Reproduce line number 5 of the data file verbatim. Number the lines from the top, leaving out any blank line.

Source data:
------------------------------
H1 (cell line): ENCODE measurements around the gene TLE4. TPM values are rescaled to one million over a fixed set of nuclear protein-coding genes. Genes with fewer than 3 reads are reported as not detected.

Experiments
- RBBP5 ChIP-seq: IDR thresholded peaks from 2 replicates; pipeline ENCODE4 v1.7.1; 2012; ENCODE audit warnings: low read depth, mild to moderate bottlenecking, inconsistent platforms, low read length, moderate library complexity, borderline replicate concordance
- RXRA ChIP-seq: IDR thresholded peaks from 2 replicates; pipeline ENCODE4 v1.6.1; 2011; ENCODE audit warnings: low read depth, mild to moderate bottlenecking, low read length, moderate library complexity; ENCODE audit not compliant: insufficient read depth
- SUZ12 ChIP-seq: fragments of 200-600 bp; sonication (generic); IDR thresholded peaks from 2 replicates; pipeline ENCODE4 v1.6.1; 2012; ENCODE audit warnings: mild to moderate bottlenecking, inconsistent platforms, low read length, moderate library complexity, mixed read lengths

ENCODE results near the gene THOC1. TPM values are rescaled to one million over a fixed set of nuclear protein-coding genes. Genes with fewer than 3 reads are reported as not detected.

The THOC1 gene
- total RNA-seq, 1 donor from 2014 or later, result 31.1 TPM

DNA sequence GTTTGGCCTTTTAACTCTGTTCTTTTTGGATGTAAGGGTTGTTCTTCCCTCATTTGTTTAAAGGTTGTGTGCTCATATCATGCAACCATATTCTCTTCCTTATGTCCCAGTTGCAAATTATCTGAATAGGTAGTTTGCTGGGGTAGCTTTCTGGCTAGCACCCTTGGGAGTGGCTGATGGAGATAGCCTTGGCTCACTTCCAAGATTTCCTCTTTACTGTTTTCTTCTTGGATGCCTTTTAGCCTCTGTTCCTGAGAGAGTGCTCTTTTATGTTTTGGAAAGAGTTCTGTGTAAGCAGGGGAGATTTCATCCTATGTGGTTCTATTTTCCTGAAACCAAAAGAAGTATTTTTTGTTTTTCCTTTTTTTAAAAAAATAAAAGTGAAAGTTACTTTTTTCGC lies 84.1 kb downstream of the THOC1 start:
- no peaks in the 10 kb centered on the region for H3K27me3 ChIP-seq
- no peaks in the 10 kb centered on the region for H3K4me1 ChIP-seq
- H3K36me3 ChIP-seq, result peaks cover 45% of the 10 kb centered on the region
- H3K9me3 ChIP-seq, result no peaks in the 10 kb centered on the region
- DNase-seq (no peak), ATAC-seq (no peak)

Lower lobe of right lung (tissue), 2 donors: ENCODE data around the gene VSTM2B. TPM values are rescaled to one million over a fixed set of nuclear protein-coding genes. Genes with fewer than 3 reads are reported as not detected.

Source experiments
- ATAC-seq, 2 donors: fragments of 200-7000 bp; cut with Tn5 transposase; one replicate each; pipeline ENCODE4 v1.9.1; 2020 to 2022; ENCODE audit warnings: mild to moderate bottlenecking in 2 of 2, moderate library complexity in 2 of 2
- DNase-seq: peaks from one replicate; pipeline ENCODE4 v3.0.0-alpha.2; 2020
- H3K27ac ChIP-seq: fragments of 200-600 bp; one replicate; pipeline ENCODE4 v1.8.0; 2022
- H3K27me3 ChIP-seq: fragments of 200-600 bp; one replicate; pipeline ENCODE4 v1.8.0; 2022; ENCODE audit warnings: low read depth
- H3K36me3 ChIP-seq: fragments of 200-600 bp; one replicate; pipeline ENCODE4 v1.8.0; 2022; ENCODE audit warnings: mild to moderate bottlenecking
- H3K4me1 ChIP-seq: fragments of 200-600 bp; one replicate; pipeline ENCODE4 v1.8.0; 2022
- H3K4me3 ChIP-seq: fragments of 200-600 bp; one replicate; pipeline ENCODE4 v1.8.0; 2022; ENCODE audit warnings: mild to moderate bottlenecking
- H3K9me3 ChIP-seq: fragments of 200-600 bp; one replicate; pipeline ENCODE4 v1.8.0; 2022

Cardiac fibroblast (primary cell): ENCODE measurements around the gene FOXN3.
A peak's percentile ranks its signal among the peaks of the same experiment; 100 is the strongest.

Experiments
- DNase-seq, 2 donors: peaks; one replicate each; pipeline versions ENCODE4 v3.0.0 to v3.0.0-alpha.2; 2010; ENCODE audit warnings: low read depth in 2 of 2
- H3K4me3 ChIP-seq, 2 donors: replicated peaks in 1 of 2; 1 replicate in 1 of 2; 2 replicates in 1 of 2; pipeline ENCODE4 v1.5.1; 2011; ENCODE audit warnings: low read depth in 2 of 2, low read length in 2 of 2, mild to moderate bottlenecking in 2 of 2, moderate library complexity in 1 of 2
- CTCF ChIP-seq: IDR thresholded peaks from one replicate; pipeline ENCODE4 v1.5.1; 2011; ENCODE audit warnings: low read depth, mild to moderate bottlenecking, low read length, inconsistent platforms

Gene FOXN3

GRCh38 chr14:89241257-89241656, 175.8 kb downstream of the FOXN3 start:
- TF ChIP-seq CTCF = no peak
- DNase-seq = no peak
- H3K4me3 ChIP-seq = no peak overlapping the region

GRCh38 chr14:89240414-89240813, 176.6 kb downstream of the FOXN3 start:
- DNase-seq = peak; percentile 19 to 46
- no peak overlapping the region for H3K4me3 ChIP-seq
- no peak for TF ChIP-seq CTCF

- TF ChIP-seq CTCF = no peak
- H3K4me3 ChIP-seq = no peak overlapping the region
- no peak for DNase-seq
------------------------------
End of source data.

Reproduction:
- SUZ12 ChIP-seq: fragments of 200-600 bp; sonication (generic); IDR thresholded peaks from 2 replicates; pipeline ENCODE4 v1.6.1; 2012; ENCODE audit warnings: mild to moderate bottlenecking, inconsistent platforms, low read length, moderate library complexity, mixed read lengths